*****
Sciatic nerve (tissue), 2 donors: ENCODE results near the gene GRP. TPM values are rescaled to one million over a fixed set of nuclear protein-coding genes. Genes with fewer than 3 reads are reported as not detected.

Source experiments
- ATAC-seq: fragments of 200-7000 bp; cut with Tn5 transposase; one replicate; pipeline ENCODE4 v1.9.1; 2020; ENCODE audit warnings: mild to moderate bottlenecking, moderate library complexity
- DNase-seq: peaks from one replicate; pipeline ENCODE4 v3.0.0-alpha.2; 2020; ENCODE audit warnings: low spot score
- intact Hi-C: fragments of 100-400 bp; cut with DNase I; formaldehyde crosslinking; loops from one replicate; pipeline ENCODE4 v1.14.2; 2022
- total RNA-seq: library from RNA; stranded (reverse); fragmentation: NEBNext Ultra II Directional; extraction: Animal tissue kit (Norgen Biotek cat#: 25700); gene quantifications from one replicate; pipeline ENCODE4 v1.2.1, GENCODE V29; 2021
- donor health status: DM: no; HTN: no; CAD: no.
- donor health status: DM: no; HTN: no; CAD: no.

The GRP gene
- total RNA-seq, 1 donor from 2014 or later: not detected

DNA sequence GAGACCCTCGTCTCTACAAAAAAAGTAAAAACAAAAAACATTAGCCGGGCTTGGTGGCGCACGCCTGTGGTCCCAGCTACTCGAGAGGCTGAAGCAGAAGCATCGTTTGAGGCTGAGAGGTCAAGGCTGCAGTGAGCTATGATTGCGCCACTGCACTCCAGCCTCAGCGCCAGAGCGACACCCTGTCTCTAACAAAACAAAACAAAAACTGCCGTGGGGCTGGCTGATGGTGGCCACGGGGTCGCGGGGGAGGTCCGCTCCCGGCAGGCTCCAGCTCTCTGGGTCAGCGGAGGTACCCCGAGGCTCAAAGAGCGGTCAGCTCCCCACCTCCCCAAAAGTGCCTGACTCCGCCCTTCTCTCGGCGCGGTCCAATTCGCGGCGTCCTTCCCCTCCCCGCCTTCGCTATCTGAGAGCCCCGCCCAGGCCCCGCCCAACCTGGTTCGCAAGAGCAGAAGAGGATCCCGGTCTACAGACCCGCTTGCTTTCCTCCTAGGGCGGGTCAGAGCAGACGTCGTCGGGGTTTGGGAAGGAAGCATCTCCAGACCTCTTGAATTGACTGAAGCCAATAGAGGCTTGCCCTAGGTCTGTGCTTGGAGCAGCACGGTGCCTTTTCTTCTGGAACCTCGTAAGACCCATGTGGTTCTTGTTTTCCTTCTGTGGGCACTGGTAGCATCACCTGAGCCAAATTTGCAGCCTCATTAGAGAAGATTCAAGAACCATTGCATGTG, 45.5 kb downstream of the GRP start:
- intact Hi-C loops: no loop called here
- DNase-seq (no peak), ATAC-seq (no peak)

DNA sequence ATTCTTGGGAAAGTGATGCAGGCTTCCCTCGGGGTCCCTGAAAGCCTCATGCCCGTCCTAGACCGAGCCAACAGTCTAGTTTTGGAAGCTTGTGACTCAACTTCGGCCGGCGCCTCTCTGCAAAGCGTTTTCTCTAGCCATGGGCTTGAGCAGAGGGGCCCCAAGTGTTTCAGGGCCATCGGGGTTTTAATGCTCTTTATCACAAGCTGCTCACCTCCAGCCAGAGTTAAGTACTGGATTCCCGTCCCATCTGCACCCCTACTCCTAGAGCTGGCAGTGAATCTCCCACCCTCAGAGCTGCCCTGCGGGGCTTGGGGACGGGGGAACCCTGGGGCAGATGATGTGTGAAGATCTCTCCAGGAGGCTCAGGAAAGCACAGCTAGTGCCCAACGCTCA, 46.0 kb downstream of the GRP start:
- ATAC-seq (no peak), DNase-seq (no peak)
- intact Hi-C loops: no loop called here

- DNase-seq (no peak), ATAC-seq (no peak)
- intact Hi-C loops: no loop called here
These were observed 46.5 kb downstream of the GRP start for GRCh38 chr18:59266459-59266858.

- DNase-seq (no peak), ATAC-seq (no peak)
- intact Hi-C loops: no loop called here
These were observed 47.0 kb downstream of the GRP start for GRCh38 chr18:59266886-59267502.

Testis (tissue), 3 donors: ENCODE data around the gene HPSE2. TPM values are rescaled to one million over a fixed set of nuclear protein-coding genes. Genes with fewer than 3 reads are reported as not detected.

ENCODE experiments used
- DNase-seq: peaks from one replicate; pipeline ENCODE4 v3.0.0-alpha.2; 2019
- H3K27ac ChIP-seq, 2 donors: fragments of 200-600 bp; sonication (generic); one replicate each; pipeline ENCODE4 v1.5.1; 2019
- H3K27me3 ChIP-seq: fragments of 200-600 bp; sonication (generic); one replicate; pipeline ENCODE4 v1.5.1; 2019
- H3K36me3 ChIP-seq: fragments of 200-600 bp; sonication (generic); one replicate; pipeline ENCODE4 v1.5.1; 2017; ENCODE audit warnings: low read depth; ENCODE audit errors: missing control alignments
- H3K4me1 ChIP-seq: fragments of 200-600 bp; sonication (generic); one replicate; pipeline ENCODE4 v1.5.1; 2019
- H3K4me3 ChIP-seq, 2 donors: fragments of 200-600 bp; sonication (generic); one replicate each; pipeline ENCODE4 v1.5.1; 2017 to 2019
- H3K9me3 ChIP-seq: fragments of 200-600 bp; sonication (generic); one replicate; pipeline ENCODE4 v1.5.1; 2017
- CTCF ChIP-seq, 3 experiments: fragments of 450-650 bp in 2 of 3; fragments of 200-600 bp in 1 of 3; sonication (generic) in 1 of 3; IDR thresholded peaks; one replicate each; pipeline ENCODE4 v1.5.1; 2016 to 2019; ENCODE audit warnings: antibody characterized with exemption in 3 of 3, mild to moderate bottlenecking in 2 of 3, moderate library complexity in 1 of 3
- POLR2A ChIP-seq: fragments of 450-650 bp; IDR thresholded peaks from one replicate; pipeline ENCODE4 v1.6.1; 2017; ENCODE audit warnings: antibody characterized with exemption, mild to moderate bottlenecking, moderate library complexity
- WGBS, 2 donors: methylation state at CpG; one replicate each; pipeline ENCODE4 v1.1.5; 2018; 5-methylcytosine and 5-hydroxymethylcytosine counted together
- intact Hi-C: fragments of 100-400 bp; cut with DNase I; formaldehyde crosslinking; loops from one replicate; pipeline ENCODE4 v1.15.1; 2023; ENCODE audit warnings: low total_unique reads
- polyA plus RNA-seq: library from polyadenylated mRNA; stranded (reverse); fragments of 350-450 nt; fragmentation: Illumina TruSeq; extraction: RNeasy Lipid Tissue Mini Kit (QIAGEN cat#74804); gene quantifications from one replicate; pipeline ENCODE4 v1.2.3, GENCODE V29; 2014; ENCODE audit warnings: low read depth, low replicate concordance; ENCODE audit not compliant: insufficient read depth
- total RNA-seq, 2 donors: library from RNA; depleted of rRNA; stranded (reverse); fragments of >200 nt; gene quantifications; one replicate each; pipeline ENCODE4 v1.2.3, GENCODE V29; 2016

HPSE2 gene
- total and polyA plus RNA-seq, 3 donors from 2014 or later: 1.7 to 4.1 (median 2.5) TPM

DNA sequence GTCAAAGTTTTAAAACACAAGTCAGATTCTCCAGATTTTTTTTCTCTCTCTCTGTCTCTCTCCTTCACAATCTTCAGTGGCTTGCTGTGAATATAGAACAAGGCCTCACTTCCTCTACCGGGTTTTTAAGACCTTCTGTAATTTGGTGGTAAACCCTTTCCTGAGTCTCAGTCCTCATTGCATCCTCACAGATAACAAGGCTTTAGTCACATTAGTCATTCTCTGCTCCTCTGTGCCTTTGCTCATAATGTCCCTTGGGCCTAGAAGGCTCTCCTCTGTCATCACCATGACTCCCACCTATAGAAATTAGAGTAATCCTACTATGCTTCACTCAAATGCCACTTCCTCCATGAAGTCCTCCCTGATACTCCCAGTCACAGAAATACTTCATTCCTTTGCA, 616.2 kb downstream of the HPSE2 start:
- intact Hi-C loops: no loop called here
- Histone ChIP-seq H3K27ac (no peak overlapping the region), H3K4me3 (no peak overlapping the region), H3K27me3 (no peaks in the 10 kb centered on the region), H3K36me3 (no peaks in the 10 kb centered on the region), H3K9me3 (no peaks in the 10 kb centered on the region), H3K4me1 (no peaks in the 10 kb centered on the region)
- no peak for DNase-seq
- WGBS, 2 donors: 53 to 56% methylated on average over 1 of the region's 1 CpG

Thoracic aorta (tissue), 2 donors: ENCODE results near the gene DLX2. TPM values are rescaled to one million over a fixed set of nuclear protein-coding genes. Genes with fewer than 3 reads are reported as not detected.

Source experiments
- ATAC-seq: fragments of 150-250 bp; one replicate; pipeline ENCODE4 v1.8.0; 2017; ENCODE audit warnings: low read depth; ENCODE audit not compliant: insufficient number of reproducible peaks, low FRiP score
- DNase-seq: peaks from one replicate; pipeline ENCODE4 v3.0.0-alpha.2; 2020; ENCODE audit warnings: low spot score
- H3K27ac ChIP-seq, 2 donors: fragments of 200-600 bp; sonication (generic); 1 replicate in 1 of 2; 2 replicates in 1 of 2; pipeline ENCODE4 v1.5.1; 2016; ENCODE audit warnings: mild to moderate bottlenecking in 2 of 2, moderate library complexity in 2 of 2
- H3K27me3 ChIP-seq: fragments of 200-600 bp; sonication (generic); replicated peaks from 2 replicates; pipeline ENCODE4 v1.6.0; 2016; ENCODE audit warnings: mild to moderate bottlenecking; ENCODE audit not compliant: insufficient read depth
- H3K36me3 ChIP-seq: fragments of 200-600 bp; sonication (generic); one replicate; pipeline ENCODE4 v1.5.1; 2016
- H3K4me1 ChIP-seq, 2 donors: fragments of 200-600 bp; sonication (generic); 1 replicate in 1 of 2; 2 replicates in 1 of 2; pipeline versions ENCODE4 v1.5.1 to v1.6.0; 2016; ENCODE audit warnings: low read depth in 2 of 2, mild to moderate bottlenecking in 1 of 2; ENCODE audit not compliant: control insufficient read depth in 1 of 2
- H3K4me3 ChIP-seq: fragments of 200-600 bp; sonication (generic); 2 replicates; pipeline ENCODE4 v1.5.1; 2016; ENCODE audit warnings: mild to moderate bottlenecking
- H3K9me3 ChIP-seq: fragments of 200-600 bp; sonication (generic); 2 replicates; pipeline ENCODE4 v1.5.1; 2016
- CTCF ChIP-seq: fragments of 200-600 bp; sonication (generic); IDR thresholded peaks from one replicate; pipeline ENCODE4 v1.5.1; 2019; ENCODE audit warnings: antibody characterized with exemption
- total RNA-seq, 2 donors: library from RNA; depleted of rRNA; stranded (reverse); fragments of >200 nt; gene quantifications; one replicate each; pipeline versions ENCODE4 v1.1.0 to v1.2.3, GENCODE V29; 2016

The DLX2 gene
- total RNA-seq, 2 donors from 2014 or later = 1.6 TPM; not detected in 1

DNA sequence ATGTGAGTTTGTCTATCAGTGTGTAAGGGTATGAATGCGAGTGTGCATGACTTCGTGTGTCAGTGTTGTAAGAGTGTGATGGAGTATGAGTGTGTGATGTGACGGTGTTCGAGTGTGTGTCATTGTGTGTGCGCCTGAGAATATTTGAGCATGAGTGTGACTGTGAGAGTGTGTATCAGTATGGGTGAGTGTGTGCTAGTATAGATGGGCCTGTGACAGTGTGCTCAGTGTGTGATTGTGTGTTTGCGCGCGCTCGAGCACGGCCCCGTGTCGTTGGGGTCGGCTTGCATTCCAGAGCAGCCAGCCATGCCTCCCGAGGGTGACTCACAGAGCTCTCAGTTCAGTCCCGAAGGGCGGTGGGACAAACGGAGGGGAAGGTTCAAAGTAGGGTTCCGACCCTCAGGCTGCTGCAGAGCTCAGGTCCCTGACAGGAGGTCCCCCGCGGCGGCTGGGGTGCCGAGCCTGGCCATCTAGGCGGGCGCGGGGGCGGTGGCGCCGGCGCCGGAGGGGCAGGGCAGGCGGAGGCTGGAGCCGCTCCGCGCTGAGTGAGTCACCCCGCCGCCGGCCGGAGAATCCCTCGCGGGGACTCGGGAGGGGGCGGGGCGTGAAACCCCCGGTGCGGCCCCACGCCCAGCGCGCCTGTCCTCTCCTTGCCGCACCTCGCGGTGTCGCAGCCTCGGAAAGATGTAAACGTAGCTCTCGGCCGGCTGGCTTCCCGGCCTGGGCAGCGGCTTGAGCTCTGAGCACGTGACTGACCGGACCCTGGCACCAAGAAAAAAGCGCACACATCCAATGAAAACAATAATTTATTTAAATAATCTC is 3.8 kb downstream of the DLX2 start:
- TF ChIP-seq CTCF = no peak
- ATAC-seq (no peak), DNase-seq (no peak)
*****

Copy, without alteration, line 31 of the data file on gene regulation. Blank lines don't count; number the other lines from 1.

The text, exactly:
- H3K9me3 ChIP-seq: fragments of 200-600 bp; sonication (generic); one replicate; pipeline ENCODE4 v1.5.1; 2017